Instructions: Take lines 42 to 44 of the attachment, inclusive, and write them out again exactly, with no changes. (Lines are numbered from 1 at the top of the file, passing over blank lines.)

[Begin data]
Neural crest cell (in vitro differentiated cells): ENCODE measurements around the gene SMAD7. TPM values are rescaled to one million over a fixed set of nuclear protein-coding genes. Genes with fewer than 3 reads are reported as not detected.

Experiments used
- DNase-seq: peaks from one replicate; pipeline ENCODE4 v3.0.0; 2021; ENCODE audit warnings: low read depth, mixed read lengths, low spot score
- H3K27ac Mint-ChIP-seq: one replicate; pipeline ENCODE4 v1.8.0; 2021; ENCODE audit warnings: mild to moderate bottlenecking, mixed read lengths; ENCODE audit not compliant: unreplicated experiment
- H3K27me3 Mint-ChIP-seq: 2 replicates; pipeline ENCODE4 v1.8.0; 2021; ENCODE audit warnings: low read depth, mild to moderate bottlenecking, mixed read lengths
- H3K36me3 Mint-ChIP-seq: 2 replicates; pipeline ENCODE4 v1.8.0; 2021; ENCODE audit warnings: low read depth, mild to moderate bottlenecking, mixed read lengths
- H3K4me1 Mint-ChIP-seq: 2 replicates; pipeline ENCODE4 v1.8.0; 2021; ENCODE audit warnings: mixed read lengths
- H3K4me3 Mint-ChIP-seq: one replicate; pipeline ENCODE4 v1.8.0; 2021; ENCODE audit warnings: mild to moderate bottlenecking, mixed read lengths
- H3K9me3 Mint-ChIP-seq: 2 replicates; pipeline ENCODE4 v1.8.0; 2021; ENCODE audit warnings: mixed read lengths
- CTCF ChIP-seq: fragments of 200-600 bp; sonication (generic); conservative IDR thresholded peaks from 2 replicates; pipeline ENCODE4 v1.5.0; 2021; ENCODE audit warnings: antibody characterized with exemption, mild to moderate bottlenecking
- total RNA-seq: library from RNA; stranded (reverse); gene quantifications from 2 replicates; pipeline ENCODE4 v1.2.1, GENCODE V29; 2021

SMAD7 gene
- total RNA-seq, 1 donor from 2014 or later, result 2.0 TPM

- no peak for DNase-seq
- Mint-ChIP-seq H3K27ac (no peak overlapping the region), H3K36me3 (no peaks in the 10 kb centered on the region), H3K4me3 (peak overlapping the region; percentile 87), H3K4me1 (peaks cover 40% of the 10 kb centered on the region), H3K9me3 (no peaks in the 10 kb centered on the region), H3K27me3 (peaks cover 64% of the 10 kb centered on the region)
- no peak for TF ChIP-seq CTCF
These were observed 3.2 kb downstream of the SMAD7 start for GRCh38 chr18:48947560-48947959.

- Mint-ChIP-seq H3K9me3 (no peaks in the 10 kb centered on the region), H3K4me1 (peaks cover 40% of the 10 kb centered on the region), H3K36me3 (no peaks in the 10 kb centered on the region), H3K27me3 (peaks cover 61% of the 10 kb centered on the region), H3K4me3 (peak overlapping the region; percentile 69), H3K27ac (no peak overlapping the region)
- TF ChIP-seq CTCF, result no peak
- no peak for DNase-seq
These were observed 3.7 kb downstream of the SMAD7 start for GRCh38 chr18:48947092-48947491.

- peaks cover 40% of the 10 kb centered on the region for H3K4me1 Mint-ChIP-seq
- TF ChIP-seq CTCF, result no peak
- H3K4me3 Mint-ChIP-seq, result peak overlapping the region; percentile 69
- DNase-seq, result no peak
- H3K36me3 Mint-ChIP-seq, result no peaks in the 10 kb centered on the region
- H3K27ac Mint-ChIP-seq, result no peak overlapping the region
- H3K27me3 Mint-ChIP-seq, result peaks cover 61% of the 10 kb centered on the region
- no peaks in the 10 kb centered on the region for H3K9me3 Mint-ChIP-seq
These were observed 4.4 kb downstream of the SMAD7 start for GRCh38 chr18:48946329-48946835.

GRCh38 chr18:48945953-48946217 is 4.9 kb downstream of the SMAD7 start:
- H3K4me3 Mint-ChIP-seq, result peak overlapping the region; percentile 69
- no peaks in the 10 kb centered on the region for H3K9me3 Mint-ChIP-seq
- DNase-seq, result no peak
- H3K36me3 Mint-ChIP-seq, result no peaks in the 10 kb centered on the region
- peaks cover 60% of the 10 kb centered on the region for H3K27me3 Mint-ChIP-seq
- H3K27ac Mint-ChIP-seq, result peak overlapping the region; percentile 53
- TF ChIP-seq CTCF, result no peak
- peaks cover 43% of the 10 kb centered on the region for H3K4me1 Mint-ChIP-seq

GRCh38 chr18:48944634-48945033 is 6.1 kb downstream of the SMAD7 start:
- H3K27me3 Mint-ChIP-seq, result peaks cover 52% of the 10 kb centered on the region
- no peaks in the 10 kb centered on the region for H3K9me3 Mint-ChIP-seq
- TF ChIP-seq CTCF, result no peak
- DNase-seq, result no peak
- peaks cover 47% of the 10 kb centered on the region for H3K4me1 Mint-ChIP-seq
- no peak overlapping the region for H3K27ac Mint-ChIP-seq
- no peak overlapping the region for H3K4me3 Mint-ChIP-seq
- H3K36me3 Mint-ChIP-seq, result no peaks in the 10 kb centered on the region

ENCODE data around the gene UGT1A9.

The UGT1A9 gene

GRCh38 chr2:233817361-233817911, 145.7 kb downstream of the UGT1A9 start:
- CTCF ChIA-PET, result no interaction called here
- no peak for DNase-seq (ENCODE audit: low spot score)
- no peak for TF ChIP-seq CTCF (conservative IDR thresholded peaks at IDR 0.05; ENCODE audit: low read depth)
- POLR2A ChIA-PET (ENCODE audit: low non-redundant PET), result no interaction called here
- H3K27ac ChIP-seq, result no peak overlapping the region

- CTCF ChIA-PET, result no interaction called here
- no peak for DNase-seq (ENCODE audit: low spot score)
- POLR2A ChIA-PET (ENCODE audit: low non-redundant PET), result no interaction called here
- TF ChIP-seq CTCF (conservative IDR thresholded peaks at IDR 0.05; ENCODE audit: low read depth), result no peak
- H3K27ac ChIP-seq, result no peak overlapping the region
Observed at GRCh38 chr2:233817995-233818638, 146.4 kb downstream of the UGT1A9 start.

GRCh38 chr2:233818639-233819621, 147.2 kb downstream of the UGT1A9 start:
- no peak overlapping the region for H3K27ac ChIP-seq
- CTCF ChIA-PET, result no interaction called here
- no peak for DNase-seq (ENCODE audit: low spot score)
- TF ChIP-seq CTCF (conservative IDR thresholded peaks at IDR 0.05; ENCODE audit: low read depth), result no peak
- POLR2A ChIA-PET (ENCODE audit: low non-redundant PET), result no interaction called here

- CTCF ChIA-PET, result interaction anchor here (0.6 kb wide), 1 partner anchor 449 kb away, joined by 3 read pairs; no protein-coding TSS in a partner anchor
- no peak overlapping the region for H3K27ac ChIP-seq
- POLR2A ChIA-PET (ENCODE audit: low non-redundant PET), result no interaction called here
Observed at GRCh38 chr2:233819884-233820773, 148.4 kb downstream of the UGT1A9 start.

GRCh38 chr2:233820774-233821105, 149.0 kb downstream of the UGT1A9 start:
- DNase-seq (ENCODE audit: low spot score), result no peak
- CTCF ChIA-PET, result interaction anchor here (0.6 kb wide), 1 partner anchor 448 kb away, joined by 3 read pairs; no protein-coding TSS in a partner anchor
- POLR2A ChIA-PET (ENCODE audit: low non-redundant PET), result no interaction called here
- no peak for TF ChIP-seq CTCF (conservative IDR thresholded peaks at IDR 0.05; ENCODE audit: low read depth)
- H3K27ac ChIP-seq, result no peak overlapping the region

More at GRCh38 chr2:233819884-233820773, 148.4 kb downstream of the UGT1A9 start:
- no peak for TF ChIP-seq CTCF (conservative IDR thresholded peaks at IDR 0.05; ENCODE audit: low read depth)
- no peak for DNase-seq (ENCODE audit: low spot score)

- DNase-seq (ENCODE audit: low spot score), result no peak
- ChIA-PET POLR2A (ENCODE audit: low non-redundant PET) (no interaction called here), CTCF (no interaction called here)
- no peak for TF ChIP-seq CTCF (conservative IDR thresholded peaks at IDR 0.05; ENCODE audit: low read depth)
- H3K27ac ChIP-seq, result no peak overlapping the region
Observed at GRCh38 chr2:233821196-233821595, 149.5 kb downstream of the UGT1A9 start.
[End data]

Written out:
- no peaks in the 10 kb centered on the region for H3K9me3 Mint-ChIP-seq
- TF ChIP-seq CTCF, result no peak
- DNase-seq, result no peak